First, the teaser:

Swarm is a framework allowing the creation of web applications which can scale transparently through a novel portable continuation-based approach. Like Map-Reduce, Swarm follows the maxim “move the computation, not the data”. However Swarm takes the concept much further, allowing it to be applied to almost any computation, not just those that can be broken down into map and reduce operations.

This is pretty cool. It is accomplished using Delimited Continuations with the Scala continuations plugin. Delimited continuations are like a functional version of GOTO statements, but way less evil. They are a way of changing the execution flow of a program, which makes them very powerful but also extremely confusing.

Delimited Continuations Explained (in Scala)

I actually found that link to be pretty helpful, but you need to be stone cold sober to get through it. I wanted to jot down my notes here because otherwise I’ll have to start from the beginning when I try to understand it again. So the rest of this blog post is essentially just a journal entry. Read on if you dare!

Update: Well, that didn’t work. I had to read it again anyway!

In Scala, continuations will be used through two keywords: reset and shift. Like catch and throw, a shift always happen inside a reset, the latter being responsible for delimiting the scope of the continuation.

Wait. What?

reset is responsible for delimiting the scope of the continuation

Oh, that didn’t clear things up? How about an example:

def foo() = {
  println("Once here.")
  shift((k: Int => Int) => k(k(k(7))))
def bar() = {
  1 + foo()
def baz() = {
  reset(bar() * 2)
// result:
// Once here.
// 70

The CliffsNotes version of how this works:

  1. The code before shift is executed once
  2. The code after shift as many times as the function k inside shift is repeated
  3. the code inside the shift itself is only executed once, but is interrupted–going back and forth to the code after it (up until the end of the reset block)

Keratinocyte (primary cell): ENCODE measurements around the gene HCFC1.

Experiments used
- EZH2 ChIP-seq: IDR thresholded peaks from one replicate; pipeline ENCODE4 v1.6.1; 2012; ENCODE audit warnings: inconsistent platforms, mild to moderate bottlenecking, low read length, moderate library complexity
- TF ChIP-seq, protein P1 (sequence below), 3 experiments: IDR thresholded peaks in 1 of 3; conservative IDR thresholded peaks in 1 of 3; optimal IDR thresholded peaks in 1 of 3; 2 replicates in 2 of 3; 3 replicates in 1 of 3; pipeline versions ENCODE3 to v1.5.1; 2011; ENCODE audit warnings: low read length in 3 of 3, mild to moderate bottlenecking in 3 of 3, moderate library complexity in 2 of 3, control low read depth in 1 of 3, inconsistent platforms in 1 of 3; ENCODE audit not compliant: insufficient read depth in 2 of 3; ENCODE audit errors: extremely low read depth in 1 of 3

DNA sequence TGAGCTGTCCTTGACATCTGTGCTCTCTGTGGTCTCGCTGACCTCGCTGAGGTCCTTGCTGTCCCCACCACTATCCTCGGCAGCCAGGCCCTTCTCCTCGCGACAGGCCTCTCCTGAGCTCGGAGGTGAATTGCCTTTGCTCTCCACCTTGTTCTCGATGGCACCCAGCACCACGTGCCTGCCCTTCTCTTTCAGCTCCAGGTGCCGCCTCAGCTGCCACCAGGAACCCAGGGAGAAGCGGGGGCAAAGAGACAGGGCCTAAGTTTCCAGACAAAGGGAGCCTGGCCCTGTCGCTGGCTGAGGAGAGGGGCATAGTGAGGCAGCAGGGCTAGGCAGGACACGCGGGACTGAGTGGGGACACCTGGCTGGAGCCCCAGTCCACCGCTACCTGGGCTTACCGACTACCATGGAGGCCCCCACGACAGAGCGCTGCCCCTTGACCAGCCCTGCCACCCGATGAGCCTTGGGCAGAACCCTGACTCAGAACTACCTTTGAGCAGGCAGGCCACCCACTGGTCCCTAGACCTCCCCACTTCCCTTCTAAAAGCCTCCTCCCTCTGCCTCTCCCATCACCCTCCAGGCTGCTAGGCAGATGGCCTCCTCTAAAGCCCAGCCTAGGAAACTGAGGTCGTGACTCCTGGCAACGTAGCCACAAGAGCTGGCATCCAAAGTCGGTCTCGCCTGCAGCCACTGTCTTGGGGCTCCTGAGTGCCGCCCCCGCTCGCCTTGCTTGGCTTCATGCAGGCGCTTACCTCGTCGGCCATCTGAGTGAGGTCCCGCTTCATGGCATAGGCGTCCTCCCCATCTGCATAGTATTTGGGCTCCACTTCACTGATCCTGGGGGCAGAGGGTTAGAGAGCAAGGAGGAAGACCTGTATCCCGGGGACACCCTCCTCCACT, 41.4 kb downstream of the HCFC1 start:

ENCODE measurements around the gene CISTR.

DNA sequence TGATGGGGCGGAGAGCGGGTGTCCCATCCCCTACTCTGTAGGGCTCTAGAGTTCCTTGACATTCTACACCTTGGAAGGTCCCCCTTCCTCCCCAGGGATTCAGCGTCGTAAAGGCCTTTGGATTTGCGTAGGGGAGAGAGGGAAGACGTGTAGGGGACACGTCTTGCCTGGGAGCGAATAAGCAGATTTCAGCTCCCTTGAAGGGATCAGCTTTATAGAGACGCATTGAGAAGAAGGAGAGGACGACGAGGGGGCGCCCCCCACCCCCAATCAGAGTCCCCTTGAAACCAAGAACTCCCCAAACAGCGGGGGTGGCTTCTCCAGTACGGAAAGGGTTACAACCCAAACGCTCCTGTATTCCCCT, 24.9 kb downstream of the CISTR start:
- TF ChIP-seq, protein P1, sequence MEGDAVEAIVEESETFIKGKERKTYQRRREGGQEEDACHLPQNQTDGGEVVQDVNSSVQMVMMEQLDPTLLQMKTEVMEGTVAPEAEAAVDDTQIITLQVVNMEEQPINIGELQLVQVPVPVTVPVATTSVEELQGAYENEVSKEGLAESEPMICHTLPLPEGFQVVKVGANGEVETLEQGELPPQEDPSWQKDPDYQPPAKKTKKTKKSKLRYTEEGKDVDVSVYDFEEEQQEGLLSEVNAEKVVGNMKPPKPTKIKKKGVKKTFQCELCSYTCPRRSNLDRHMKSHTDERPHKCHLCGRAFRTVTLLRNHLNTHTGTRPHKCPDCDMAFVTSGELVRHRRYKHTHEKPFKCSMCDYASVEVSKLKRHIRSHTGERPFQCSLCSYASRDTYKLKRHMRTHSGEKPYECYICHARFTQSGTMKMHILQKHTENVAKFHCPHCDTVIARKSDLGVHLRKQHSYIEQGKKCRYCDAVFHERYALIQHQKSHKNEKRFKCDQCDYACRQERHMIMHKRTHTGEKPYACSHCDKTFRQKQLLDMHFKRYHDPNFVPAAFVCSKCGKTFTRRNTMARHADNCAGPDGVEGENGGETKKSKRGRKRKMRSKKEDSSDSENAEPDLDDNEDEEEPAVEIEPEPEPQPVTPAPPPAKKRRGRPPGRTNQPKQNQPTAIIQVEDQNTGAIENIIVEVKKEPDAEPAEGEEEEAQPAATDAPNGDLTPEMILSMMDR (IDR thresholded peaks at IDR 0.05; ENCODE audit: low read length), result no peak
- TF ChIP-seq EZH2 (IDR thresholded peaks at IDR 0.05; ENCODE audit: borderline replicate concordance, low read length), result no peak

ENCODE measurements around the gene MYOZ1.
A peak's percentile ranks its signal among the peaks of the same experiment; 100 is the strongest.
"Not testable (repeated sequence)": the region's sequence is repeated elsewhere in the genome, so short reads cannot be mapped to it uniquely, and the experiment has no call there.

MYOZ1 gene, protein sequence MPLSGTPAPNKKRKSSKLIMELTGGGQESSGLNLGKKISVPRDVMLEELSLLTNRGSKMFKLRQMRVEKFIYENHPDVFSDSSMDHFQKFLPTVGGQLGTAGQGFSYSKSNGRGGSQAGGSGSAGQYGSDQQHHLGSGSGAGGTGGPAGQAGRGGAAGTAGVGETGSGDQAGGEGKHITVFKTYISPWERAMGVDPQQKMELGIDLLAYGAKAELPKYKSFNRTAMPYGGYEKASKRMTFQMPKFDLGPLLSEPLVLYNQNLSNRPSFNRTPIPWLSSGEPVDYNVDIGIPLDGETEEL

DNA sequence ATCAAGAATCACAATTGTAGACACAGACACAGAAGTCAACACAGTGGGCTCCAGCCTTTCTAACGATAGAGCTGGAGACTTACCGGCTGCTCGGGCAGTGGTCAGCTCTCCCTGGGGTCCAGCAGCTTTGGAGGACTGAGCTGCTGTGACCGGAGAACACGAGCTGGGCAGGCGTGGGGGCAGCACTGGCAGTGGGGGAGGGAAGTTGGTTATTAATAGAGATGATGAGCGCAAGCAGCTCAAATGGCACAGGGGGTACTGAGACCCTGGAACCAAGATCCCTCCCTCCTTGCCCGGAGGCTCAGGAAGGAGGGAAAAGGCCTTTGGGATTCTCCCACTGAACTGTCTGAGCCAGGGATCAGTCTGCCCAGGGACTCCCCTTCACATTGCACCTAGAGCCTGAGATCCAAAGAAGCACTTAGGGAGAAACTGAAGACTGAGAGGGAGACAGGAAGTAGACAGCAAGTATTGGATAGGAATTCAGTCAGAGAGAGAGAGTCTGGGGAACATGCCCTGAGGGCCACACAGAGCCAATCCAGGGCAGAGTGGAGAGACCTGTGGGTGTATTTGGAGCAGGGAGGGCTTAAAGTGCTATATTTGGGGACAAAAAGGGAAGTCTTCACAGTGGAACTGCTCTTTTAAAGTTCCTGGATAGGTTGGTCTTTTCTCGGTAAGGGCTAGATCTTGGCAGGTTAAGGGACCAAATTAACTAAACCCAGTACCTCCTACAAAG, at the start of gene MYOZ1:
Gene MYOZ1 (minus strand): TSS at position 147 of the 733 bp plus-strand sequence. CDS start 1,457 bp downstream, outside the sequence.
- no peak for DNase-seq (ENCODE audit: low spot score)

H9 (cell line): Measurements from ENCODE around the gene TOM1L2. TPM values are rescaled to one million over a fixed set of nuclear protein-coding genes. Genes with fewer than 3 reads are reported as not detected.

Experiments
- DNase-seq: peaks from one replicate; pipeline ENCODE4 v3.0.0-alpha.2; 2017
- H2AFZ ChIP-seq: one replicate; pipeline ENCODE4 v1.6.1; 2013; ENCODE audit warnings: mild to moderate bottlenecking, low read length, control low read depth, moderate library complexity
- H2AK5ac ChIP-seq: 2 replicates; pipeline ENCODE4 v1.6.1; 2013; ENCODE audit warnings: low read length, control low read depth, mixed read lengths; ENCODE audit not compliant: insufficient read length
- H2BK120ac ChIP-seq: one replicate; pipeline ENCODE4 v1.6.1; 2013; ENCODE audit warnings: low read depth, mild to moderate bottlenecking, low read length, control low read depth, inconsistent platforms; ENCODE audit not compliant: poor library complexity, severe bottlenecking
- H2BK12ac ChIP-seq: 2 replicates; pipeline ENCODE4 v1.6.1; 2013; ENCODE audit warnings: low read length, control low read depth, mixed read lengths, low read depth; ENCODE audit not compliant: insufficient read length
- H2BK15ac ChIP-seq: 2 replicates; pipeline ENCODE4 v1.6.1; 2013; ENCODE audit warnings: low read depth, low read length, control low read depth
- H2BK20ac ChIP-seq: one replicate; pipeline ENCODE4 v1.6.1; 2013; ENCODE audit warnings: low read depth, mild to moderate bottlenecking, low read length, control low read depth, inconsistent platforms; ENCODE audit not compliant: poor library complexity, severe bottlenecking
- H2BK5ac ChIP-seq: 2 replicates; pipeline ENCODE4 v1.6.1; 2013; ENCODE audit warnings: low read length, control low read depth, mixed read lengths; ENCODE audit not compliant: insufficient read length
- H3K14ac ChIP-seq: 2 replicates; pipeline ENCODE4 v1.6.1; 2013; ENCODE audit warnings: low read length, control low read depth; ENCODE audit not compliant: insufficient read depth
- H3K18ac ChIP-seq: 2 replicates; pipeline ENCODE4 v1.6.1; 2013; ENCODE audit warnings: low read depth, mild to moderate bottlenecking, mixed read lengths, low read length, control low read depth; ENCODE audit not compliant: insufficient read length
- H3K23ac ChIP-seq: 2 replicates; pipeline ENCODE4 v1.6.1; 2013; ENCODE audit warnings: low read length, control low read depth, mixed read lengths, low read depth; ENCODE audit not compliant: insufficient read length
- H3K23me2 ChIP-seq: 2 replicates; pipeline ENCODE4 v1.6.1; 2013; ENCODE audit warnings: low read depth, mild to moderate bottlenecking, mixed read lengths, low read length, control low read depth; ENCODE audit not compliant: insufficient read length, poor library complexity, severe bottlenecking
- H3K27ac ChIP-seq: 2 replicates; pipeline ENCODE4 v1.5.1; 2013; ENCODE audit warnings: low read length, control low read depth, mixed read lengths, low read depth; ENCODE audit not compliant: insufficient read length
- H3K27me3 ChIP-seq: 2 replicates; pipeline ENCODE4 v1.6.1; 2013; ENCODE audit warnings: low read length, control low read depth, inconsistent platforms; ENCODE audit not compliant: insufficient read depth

The first thing to recognize is that shifts are functions taking a parameter, and that parameter is another function. In this example, that parameter is the function { k => ... }. Not only that, but this example defines the type of k as being Int => Int, which is itself a function.

When the continuation function k is executed (from within the shift block):

  1. Execution skips over the rest of the shift block and begins again at the end of it
  2. Execution continues until the end of the reset block
  3. Execution then resumes within the shift block after the already-completed execution of k until reaching the end of the shift block again
  4. Execution skips to the end of the reset block
  5. Repeat the previous two steps for each call to k within the shift block

So what happens in the above example is:

  1. baz() is called, which calls bar(), and then foo()
  2. foo() prints Once here.
  3. The shift block is entered, which recursively calls k. The innermost call to k(7) occurs first, and execution skips to the end of the shift block. The result is 7.
  4. Now foo() is complete and we’re in bar(), adding 1 to 7 (the result) = 8
  5. Back in baz(), 8 (the result) * 2 = 16
  6. We reach the end of the reset block and resume execution in the shift block, after the previous execution of k. The second call to k occurs with the current value of 16. Execution again skips to the end of the shift block and returns to bar() with this new result of 16
  7. 1 + 16 = 17
  8. 17 * 2 = 34
  9. Reach the end of the reset block again and resume at the end of the second call to k, leading to the third and final call to k with the current value of 34
  10. 1 + 34 = 35
  11. 35 * 2= 70

And the result is:

Once here.